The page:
Racing to success
Imperial graduate Katie always loved the great outdoors, but she never dreamed she’d end up working for Formula 1.
"Knowing that Imperial was one of the best universities in the world - with a close link to Formula One teams - made this course and university an obvious choice."
I was brought up on a farm in the countryside, so I was often outside as a child. I was always wondering how things worked or why things happened as they did – whether that was bit of machinery breaking or why we were feeding the horses what we did, or why the seasons changed.
I really didn’t know what to do as a career and so picked law as something that seemed sensible and could pay well. However, I didn’t get into the university I wanted to and didn’t actually get the grades I wanted either.
Thankfully, my maths teacher was also a wonderful mentor to me and suggested I studied mathematics at university.
I was good at it, enjoyed it and the career possibilities were endless.
She highlighted for me the importance of picking a future based on something you love doing. University should be an enjoyable time, so pick something you find interesting and it will be wonderful!
Maths in the real world
Through Clearing I got a place to study at a university in London. One day in my third year I was watching Formula 1. I realised that fluid dynamics plays a huge part in technology and race car development. I was hooked.
Being a woman didn’t change any of that – it’s a university filled with culture striving to help you get the most out of yourself whoever you are."
This spurred me on to go and study an MSc in Advanced Computational Methods for Aeronautics at Imperial.
Knowing that Imperial was one of the best universities in the world – with a close link to Formula 1 teams – made this course and university an obvious choice. I was lucky to gain a scholarship too.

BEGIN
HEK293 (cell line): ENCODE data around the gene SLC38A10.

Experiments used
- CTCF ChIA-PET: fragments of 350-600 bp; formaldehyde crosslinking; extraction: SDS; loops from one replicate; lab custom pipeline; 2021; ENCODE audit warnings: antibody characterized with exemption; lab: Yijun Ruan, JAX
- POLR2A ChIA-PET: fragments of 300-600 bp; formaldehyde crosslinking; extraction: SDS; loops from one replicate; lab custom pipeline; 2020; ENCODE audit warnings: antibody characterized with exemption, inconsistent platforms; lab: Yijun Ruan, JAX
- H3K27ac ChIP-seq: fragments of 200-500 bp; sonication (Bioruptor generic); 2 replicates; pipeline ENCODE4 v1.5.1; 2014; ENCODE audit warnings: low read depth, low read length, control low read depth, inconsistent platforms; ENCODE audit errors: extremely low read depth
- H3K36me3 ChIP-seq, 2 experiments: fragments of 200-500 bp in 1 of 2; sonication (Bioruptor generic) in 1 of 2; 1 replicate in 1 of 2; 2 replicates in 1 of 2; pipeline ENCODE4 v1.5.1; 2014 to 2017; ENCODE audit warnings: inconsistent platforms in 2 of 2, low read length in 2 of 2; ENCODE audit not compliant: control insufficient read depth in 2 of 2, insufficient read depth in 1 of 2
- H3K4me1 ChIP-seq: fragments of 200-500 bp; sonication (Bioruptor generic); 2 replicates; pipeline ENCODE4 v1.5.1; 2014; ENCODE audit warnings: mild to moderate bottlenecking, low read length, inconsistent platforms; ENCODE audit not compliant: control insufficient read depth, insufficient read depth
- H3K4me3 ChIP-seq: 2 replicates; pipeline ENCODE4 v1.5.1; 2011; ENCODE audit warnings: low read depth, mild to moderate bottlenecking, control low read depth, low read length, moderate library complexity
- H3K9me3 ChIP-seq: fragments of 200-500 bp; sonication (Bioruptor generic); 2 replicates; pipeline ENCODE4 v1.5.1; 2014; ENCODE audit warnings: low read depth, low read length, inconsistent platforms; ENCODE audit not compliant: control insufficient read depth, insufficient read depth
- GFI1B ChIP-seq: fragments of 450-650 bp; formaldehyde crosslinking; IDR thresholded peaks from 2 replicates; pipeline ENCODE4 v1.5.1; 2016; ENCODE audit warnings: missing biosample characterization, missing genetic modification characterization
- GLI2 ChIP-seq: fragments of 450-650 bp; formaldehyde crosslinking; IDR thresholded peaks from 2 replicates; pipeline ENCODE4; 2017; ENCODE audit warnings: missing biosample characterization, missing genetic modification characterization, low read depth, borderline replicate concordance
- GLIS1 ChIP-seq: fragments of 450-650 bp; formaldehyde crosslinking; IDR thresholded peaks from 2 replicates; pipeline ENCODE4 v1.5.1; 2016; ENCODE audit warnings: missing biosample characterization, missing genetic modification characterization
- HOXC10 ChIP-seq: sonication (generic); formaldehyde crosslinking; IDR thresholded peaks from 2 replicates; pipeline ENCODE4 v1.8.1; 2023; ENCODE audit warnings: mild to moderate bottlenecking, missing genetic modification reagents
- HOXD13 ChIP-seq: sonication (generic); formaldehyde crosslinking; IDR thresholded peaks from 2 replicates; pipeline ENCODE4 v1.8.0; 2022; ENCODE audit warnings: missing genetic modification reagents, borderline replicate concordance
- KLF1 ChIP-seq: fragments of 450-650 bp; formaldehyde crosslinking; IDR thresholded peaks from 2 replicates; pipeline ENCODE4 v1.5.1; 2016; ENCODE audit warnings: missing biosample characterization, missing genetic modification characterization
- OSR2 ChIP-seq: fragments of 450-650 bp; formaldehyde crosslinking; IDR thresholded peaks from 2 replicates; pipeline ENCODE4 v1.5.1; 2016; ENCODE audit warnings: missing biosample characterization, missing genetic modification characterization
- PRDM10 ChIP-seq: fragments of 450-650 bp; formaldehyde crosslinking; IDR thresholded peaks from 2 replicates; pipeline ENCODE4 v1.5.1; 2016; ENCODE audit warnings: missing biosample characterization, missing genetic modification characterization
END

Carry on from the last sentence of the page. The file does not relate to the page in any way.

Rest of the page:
The MSc gave me the ability to apply my love of maths to something real and tangible. I love that I have a background with the ‘pure’ mathematics, but engineering is wonderful in teaching one to apply that to real life.
I had a fantastic and rich experience studying at Imperial – from being part of the Aeronautical society to riding on the Equestrian team, which led to my selection for the GB Student riders equestrian team.
Being a woman didn’t change any of that – it’s a university filled with culture striving to help you get the most out of yourself whoever you are. I loved that.
I was lucky to gain a place on the McLaren F1 graduate programme straight after graduating from Imperial.
I have worked as a Strategist in F1, I ran the McLaren P1 GTR test programme, travelled the world racing GT cars and ended up in Bermuda working with Sir Ben Ainslie as part of his America’s Cup team. I couldn’t ever have imagined doing all of this and I still haven’t hit 30 yet!
The most challenging part of my role is trying to deliver everything to such a high standard so quickly. In top-level sport most work is required yesterday! But I loved being pushed and trying to be the best I could be every day.
I also loved the range of people I met. There is always something to learn from every human being you cross.
I am now a project manager at Thales, and I love applying my mathematical skills to that too!
My advice would be that if you love something, do it, even if you can’t work out what it will lead to career-wise. That can come later and most universities will be able to help you work that out.
I firmly believe that if you build a foundation based on something you enjoy, you can’t ever go wrong.
Hear more from our students
Paula – "maths is not just for men"